Saturday, January 3, 2015


Everybody of us must be very well aware of the number 0 in the counting system. We know that this number zero increases the value of a digit when placed next to the any number but when placed before any number makes no sense. Moreover, when multiplied or divided by any number, the result comes out to be zero. In all, we cannot deny this that this number 0 is a magical invention in our number system. Let us see the story behind its invention.

The number 0 is the smallest non-negative integer immediately preceding 1 . However, this may or may not be considered a natural number, but actually it is a whole number so considered as a rational number and a real number (as well as an algebraic number and a complex number).

The number 0 is neither positive nor negative, it lies in the middle of a number line. It cannot be prime because it has an infinite number of factors and cannot be composite because it cannot be expressed by multiplying prime numbers (0 must always be one of the factors). Zero is an even number because it is divisible by 2.  Zero is a number which quantifies a count or an amount of null size. It is believed that zero was identified before the idea of negative things (quantities) that go lower than zero was accepted.

Sumerians were the first people in the world to develop a counting system 4,000 to 5,000 years ago. The Babylonians got their number system from the Sumerians. Zero was invented independently by the Babylonians, Mayans and Indians. In the Sumerian system, number system was positional that is the value of a symbol was evaluated on its position relative to other symbols.

During Akkadian Empire, the Sumerians’ number system passed to the Babylonians around 300 B.C. There a symbol was assigned which indicate clearly a placeholder with the agreement of scholars to signify that there is an empty space just like to signify that in the number 2,025, there is no number in the hundreds place. The Babylonians added a symbol of double angled wedges to represent the empty column due to the confusion when they left an empty space in their cuneiform number system. However, they never developed the idea of zero as a number.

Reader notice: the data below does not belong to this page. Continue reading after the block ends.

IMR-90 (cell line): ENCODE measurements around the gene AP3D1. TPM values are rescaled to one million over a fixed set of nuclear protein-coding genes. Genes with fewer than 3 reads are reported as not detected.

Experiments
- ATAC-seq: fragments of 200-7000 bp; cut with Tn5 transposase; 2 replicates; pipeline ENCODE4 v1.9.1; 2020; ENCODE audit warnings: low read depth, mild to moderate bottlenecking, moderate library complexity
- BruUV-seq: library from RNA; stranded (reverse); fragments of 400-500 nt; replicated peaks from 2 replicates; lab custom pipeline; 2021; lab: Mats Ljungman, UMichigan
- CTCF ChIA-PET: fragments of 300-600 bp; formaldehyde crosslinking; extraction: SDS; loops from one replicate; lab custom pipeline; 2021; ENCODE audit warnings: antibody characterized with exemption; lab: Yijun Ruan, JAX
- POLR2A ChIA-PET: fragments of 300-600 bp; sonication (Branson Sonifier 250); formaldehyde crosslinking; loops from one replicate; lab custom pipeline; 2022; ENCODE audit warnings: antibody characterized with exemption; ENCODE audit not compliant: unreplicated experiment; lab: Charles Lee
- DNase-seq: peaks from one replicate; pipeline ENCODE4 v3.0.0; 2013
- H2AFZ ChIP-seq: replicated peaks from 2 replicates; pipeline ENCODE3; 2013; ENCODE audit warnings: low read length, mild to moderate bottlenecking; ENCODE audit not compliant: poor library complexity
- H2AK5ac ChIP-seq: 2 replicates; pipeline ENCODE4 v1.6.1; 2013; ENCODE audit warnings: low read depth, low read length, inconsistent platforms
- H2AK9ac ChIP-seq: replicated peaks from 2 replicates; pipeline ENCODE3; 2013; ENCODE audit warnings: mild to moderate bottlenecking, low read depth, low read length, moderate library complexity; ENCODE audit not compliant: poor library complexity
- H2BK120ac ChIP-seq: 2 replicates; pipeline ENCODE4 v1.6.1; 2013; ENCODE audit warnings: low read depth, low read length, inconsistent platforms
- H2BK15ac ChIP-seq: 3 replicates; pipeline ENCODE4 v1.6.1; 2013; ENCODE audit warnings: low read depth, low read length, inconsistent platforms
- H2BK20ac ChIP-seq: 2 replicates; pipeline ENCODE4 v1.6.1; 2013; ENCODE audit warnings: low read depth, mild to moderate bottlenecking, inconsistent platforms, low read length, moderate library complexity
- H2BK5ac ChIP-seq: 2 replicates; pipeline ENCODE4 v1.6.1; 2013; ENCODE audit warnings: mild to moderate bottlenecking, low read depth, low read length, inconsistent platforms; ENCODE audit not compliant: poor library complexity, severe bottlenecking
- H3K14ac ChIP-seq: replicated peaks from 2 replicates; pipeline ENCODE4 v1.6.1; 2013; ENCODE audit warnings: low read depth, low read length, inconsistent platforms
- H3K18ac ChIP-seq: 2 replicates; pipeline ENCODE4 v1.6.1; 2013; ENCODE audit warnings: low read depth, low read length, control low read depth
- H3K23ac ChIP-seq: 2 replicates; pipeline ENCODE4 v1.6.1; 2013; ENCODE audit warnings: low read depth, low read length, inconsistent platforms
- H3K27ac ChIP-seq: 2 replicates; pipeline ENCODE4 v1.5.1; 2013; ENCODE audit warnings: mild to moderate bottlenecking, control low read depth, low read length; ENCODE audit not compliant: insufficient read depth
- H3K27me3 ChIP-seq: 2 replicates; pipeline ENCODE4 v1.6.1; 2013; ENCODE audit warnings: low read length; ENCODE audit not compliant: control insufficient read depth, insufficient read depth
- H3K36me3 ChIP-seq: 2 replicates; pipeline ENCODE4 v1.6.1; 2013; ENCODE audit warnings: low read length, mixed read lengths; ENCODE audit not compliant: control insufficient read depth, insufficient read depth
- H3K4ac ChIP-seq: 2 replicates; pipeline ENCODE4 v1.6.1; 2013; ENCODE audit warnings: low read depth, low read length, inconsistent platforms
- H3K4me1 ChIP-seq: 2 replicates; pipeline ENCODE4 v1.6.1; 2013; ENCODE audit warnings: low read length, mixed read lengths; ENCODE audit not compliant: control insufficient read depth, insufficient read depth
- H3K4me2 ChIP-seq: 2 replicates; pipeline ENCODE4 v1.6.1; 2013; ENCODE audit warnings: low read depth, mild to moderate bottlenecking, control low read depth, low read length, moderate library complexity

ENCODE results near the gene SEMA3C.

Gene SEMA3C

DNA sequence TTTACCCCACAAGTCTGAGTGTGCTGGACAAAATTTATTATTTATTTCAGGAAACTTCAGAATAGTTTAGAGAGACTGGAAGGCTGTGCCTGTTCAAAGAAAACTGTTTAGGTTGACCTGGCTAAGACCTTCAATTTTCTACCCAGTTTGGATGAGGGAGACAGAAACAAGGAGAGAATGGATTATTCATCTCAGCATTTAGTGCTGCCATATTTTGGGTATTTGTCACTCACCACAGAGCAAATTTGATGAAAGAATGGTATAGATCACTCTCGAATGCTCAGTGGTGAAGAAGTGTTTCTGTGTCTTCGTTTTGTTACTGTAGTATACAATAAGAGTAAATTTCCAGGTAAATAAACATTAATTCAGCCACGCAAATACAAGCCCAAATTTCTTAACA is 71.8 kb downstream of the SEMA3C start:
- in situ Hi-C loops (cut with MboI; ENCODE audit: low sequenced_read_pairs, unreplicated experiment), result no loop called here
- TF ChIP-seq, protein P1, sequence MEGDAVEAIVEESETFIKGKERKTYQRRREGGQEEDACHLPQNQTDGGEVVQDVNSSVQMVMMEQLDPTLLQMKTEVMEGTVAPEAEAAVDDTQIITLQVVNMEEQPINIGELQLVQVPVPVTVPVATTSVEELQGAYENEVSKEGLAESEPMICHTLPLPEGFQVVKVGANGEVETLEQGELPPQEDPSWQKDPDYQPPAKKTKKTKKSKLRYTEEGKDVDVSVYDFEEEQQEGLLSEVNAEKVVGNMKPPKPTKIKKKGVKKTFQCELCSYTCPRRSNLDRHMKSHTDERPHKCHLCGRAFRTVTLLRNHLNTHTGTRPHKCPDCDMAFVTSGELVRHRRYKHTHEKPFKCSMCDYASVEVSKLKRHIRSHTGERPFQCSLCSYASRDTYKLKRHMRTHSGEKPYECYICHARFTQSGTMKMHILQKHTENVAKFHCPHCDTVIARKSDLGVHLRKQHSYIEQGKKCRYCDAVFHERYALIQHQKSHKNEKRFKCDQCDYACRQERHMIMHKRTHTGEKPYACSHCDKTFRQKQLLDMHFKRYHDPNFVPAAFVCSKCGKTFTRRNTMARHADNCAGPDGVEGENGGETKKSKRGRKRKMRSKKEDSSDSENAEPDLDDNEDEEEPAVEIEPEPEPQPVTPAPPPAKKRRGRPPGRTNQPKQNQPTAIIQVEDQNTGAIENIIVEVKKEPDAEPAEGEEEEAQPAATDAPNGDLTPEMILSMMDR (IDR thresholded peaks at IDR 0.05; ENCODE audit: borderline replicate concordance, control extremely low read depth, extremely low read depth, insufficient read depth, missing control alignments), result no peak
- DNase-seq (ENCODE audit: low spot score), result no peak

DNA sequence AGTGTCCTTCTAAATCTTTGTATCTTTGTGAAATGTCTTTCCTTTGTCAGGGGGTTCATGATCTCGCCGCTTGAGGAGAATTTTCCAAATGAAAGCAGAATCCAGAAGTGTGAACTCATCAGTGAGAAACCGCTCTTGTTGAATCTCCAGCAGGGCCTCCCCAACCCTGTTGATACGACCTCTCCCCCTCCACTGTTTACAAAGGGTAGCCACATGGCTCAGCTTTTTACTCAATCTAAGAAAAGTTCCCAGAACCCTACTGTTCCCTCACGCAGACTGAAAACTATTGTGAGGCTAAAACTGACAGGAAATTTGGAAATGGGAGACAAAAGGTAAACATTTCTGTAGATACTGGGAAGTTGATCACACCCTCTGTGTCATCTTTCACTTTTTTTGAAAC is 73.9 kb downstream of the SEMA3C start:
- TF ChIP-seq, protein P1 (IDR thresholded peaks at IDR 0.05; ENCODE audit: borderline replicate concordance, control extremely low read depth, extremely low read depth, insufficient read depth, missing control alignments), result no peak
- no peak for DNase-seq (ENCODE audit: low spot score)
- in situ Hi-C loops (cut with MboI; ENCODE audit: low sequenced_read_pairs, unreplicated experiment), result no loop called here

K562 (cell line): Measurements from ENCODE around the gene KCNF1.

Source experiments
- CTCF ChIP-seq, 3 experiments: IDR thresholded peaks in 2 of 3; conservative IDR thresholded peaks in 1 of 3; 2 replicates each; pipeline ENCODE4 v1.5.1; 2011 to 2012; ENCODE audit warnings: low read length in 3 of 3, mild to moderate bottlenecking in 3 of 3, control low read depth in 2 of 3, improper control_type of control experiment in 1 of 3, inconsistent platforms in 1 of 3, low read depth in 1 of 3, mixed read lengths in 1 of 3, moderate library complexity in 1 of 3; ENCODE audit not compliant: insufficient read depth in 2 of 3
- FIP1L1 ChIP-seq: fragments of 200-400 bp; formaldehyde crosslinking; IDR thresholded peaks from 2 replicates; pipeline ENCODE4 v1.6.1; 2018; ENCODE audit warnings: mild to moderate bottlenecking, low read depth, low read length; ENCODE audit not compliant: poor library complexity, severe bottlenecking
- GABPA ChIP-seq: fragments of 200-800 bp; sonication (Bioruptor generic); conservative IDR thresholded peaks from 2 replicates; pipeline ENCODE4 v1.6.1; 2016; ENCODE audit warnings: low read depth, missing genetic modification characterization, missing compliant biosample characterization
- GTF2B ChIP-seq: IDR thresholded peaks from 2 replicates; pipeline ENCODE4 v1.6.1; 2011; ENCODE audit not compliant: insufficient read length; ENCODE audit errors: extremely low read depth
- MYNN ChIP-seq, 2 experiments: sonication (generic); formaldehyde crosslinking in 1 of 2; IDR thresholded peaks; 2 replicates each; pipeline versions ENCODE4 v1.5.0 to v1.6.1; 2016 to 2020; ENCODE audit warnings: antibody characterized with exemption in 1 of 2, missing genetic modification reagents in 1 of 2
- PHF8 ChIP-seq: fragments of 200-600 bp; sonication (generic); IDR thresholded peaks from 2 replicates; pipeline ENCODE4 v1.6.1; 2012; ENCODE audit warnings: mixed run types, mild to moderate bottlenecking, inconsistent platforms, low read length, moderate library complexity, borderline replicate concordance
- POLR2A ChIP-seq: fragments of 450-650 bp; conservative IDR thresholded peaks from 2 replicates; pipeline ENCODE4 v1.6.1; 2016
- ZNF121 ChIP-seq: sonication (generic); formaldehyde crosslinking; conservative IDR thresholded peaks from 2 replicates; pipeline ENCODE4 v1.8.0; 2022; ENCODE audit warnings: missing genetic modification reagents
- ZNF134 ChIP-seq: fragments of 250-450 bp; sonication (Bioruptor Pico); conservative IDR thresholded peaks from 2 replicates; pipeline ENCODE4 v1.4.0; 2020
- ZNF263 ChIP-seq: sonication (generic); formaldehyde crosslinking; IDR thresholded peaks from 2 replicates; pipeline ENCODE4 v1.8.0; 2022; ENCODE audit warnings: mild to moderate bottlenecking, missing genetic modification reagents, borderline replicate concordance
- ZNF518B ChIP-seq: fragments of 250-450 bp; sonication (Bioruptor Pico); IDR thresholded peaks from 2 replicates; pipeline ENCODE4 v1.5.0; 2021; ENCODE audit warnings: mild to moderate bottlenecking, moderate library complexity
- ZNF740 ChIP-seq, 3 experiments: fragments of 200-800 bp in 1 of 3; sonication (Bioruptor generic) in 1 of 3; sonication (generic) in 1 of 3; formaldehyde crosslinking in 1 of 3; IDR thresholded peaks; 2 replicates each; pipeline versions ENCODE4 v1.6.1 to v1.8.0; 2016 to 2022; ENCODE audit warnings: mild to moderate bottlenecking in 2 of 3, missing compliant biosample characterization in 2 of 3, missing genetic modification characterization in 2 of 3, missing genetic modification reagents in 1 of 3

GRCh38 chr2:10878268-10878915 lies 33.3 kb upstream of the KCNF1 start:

By 130 AD, Ptolemy, influenced by Hipparchus and the Babylonians, was using a symbol for zero i.e. a small circle with a long overbar within a sexagesimal numeral system. Another zero was used in tables alongside Roman numerals by 525 AD but it was used as a word,nulla meaning "nothing", not as a symbol. When division produced zero as a remainder, nihil, also meaning "nothing", was used. The initial "N" was used as a zero symbol in a table of Roman numerals by Bede or his colleague around 725 AD.

Using an empty space in tabular arrangements or the word kha "emptiness”  is known to be used in India from the 6th century. The glyph for the zero digit was written in the shape of a dot, and consequently called bindu ("dot"). The dot had been used in Greece during earlier ciphered numeral periods.

The concept of zero first appeared in India around 458 AD. Poetry or chants were used for mathematical equations rather than symbols. In 498 AD, Indian mathematician and astronomer Aryabhata stated that "sthānāt sthānaṁ daśaguṇaṁ syāt;"i.e. "from place to place each is ten times the preceding," which is the origin of the modern decimal-based place value notation.

In 628 AD, another Hindu astronomer and mathematician named Brahmagupta developed a symbol for zero that was a dot underneath numbers. He wrote rules for reaching zero through addition and subtraction, and the results of using zero in equations. This was the first time in the world that zero was recognized as a number of its own, as both an idea and a symbol.

Mathematicians normally do not assign a value when a zero divided by zero, whereas computers and calculators sometimes assign NaN, which means "not a number." Moreover, non-zero positive or negative numbers when divided by zero are either assigned no value, or a value of unsigned infinity, positive infinity, or negative infinity.

An Italian mathematician Fibonacci used zero to do equations without an abacus, then developed the most prevalent tool for doing arithmetic. This development was highly popular among merchants, who used Fibonacci’s equations involving zero to balance their books.
12,000 miles away from Babylon, the Mayans developed zero as a placeholder around 350 AD and used it to denote a placeholder in their elaborate calendar systems. Despite being highly skilled mathematicians, the Mayans never used zero in equations.

The number  zero is not the same as the digit zero, used in numeral systems using positional notation. Successive positions of digits have higher weights.

By the 1600s, zero was used fairly widely throughout Europe. It was fundamental in Rene Descartes’ Cartesian coordinate system and in Sir Isaac Newton’s and Gottfried Wilhem Liebniz’s developments of calculus. Calculus paved the way for physics. 

So we can say invention of zero solves out many problems in mathematics, physics and in many other field. It was really a great invention.

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